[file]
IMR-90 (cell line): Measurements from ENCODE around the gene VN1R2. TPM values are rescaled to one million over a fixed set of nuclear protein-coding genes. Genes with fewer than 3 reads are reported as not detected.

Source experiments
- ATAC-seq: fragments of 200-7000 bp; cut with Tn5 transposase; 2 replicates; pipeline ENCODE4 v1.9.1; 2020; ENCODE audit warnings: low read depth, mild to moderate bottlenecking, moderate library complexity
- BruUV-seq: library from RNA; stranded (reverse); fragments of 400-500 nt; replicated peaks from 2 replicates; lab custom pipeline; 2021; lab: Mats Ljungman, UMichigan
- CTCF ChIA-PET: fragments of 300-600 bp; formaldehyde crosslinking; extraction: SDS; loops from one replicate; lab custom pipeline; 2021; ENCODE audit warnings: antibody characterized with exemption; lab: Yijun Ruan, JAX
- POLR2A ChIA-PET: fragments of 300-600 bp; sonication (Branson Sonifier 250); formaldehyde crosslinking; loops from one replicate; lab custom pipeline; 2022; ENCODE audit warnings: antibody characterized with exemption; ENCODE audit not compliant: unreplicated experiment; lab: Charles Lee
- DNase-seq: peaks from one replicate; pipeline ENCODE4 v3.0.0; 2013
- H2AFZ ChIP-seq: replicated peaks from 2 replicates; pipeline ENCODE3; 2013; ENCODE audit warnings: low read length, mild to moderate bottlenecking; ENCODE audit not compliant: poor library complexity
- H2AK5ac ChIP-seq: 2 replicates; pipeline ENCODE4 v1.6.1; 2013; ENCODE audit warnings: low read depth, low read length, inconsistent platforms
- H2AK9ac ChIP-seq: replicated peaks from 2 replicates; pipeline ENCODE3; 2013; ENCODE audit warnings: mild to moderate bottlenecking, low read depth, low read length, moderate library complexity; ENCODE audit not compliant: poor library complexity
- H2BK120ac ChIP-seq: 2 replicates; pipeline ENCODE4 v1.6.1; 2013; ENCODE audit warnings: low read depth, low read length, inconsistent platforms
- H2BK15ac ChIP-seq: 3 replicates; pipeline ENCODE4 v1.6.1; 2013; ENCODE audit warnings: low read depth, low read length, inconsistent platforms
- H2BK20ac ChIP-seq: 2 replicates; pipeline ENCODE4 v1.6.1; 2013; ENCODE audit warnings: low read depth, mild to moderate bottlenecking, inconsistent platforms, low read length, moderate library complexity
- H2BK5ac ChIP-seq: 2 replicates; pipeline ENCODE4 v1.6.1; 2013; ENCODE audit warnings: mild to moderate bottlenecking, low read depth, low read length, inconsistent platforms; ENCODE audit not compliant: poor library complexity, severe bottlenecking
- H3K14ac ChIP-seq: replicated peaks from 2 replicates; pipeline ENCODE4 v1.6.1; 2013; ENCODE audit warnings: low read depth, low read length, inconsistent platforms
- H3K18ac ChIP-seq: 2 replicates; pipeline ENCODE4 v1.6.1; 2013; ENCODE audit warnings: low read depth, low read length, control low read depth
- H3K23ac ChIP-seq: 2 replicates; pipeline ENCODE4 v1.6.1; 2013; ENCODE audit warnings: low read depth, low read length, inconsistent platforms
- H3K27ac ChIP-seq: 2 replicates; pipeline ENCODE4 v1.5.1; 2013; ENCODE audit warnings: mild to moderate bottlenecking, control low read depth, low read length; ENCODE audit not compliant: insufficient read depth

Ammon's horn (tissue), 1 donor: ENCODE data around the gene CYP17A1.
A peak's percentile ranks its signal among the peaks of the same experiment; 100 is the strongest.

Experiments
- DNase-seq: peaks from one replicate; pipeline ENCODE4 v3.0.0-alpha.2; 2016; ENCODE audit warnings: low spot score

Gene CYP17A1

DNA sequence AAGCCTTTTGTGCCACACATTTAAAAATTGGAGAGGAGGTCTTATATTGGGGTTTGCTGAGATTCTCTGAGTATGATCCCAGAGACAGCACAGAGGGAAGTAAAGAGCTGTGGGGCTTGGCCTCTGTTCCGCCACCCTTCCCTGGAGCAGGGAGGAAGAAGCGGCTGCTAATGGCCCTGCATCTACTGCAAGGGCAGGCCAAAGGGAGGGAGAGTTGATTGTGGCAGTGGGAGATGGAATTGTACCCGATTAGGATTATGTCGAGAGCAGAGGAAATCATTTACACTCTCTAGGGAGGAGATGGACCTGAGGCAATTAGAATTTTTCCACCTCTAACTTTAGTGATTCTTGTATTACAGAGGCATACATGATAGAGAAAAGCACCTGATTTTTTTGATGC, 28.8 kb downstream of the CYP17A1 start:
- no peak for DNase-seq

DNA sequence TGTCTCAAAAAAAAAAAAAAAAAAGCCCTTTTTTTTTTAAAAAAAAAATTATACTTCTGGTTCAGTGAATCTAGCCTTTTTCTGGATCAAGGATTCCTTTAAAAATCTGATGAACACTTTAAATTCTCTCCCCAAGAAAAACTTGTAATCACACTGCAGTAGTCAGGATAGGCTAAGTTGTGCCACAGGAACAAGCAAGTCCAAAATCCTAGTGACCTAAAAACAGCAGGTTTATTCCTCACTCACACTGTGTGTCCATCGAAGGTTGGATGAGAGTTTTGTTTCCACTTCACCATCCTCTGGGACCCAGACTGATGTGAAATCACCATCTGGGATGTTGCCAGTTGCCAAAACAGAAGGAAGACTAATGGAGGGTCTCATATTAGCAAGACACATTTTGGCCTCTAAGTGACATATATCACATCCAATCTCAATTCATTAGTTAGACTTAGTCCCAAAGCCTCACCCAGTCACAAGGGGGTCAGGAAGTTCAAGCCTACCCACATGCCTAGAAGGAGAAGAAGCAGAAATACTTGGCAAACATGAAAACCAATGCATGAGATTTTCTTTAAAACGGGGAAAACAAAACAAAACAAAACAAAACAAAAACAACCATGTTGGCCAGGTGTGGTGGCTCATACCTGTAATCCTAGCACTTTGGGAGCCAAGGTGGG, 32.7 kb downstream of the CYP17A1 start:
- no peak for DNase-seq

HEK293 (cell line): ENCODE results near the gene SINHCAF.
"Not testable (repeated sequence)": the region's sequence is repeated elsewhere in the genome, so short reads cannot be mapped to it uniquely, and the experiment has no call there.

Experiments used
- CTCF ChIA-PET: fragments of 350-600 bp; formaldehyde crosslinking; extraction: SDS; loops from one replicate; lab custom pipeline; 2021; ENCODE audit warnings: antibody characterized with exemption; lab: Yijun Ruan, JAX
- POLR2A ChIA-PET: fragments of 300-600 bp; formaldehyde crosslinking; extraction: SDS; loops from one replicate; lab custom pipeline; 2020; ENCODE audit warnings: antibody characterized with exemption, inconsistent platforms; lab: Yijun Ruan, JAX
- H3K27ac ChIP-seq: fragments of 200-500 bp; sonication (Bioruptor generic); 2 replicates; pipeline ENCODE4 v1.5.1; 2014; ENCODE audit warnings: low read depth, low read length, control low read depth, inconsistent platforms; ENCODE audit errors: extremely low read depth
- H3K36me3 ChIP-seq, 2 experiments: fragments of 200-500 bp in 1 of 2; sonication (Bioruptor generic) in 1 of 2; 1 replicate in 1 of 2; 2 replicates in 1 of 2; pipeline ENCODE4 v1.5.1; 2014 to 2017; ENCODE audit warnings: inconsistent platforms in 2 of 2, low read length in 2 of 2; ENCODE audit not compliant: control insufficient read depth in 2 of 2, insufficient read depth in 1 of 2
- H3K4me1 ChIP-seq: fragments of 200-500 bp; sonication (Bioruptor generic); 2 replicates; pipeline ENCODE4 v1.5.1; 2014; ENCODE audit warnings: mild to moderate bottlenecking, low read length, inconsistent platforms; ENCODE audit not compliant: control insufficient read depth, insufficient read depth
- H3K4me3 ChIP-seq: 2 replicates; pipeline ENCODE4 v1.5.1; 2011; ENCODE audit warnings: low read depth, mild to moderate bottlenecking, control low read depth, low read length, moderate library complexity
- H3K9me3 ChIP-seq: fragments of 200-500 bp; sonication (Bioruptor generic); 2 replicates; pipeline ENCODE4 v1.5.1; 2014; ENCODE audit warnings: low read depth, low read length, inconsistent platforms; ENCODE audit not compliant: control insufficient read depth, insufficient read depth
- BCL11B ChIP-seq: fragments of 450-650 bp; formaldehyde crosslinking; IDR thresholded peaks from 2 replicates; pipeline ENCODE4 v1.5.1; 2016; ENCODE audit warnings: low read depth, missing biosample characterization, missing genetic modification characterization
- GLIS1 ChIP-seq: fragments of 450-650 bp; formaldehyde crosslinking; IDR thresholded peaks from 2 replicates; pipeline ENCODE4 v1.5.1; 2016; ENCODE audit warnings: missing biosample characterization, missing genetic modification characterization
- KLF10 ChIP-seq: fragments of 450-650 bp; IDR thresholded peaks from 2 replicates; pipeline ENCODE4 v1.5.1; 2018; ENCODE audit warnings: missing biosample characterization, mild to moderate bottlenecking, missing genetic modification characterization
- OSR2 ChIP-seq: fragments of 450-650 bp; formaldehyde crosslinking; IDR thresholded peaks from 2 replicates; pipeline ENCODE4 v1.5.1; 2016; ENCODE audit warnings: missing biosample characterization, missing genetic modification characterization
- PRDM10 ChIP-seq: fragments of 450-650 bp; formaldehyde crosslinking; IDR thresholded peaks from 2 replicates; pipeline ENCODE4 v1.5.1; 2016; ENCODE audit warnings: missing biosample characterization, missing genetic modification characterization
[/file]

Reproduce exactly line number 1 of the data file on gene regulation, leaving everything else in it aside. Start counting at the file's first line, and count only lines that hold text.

IMR-90 (cell line): Measurements from ENCODE around the gene VN1R2. TPM values are rescaled to one million over a fixed set of nuclear protein-coding genes. Genes with fewer than 3 reads are reported as not detected.